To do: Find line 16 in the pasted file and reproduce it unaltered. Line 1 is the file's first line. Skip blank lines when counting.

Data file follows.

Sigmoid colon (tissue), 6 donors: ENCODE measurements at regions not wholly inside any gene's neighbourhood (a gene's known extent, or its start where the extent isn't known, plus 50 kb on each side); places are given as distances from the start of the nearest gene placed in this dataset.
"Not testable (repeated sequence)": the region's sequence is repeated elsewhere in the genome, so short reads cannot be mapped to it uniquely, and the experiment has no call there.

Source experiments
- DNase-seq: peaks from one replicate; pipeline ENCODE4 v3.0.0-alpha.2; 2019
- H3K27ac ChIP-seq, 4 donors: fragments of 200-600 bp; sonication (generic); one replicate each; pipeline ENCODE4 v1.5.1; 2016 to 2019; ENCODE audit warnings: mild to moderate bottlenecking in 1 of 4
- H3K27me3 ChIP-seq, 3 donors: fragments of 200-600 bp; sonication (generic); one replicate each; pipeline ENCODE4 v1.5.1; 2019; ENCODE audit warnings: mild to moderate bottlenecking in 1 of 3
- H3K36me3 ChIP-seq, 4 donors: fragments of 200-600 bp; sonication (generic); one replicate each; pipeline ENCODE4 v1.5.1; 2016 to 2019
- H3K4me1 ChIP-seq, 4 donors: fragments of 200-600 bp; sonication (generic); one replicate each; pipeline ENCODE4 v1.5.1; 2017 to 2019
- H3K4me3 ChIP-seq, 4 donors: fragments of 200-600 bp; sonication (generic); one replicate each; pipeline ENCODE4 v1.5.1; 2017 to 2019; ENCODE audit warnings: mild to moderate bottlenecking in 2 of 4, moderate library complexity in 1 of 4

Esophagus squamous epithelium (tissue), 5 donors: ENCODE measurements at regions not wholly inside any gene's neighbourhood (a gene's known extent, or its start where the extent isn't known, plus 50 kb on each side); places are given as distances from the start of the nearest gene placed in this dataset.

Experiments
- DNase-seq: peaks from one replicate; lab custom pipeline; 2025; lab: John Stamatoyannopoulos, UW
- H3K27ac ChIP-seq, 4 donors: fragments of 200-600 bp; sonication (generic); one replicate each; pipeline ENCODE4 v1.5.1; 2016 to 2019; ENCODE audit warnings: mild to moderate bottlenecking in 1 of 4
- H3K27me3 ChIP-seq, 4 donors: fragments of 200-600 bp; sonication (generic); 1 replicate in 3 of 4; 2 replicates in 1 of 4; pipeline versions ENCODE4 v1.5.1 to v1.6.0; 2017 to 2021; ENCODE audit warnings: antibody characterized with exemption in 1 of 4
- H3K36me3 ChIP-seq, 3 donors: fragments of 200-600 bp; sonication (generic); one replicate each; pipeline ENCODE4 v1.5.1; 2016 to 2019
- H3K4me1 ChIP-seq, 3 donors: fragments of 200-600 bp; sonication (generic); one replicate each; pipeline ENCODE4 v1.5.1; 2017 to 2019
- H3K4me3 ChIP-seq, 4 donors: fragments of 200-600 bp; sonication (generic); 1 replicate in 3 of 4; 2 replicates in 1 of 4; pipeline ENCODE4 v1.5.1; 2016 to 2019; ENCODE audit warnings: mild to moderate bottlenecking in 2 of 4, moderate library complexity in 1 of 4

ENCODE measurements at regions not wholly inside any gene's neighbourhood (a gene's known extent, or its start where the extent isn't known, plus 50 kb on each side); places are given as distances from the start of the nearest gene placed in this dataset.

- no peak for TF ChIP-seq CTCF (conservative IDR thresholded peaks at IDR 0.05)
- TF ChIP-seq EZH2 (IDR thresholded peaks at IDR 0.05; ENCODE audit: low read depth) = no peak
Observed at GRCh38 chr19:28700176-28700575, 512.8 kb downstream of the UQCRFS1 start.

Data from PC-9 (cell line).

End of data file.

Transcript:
- H3K4me1 ChIP-seq, 3 donors: fragments of 200-600 bp; sonication (generic); one replicate each; pipeline ENCODE4 v1.5.1; 2017 to 2019